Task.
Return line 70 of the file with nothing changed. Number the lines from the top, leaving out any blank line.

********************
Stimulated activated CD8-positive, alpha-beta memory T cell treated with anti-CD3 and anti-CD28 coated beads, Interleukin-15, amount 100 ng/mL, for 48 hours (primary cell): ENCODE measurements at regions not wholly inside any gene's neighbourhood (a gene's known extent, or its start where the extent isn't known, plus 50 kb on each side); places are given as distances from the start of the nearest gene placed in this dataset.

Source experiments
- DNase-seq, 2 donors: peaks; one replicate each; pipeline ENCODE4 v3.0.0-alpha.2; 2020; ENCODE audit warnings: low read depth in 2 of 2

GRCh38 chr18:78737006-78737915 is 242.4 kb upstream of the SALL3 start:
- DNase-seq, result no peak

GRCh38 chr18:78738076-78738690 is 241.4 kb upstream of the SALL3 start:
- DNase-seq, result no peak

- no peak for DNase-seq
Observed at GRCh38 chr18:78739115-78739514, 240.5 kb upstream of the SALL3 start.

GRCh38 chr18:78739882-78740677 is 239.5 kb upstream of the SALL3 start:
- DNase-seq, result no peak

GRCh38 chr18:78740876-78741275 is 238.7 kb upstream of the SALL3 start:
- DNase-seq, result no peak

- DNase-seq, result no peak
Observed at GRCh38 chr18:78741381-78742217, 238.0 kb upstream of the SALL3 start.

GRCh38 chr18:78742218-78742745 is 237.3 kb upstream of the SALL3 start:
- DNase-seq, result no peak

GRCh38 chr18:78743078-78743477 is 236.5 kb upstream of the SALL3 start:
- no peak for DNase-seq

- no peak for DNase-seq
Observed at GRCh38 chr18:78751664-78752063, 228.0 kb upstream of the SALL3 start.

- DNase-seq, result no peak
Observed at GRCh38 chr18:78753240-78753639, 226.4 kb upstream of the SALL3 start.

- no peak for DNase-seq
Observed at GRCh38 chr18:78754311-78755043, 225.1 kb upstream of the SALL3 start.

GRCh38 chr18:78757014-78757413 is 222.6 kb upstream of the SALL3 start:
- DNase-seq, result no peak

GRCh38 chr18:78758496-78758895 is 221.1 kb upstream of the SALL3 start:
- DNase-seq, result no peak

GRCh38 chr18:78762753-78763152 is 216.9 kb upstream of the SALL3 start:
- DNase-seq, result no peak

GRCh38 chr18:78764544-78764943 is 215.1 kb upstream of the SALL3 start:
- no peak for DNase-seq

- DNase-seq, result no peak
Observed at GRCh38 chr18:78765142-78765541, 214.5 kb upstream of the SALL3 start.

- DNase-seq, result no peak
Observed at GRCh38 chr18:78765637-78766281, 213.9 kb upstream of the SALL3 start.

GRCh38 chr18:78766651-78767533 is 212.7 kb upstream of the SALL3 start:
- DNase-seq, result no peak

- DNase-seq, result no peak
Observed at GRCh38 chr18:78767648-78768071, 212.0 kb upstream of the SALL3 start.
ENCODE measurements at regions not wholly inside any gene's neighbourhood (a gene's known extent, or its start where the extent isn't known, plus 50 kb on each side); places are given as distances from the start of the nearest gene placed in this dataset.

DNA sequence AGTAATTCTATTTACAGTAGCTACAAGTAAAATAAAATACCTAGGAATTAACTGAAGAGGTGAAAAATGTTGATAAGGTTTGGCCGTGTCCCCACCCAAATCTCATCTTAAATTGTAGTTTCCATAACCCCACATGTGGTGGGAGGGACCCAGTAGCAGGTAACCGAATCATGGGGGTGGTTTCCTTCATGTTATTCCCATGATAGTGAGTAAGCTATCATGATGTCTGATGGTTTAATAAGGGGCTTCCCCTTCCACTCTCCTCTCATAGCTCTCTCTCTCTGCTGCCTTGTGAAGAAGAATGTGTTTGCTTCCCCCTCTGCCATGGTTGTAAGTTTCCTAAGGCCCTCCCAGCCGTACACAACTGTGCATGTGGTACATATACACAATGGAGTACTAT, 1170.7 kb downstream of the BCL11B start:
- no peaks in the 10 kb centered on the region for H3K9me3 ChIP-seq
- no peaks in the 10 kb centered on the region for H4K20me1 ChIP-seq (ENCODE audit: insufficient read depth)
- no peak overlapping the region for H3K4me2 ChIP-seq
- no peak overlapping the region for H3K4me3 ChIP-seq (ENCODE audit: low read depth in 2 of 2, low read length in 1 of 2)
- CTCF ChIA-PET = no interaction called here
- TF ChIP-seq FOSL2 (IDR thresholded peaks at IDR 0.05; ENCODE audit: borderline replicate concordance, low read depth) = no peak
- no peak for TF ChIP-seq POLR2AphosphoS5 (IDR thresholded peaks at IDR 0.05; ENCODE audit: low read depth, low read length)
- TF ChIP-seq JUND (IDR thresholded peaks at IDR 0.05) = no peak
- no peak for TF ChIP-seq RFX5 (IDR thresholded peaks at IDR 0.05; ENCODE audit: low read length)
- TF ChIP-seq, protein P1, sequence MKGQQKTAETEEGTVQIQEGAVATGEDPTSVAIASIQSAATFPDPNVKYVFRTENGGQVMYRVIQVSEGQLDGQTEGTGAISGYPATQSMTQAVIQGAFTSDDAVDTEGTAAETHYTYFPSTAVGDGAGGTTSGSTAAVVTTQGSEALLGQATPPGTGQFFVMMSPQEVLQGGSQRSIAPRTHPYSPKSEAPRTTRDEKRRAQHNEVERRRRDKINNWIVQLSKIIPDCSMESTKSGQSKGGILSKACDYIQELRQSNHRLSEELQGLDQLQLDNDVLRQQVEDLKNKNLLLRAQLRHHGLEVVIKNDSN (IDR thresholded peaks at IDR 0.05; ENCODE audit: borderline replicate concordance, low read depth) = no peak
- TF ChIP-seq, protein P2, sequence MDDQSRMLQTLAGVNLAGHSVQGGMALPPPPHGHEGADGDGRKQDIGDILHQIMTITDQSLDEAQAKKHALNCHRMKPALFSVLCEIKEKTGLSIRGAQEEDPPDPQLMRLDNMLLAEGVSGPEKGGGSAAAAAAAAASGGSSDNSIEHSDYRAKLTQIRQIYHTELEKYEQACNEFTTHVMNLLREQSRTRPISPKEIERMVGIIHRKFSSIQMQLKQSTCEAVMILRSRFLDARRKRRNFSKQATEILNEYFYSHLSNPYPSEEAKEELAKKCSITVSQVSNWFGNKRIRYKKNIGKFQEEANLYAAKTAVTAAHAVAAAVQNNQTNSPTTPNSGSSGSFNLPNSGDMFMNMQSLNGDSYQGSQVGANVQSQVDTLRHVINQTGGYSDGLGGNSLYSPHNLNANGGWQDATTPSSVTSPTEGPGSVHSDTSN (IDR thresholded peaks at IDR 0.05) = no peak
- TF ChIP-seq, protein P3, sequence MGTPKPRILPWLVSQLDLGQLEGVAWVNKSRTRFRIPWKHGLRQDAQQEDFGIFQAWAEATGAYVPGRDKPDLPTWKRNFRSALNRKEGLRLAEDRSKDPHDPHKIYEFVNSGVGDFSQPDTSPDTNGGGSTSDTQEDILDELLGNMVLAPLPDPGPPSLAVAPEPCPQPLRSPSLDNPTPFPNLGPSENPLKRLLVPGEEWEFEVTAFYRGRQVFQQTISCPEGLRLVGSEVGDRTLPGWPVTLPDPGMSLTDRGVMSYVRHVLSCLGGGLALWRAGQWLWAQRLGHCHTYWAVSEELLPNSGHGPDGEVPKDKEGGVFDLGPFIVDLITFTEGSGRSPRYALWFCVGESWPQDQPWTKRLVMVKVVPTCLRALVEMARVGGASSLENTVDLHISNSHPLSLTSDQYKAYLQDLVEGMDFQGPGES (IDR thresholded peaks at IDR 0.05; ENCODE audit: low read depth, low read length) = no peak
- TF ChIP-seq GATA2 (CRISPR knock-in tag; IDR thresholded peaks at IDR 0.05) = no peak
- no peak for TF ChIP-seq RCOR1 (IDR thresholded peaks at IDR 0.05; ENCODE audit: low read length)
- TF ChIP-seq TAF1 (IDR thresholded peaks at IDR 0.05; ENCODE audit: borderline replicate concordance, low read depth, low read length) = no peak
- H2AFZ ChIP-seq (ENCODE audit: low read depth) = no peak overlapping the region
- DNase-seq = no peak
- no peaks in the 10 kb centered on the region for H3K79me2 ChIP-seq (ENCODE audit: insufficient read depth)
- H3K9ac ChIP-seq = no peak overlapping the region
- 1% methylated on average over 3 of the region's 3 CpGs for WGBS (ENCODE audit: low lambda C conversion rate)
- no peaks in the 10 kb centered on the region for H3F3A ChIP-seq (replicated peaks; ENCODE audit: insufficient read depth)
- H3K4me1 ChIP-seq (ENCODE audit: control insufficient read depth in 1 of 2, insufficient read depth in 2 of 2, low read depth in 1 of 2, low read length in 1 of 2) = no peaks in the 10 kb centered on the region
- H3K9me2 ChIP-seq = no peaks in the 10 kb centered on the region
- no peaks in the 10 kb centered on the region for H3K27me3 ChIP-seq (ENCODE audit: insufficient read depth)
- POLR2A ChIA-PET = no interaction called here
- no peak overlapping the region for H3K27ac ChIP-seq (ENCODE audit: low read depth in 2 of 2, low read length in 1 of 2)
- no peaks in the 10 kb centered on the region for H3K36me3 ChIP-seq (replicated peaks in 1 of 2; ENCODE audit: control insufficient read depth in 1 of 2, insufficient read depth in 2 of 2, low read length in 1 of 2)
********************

- no peaks in the 10 kb centered on the region for H3K36me3 ChIP-seq (replicated peaks in 1 of 2; ENCODE audit: control insufficient read depth in 1 of 2, insufficient read depth in 2 of 2, low read length in 1 of 2)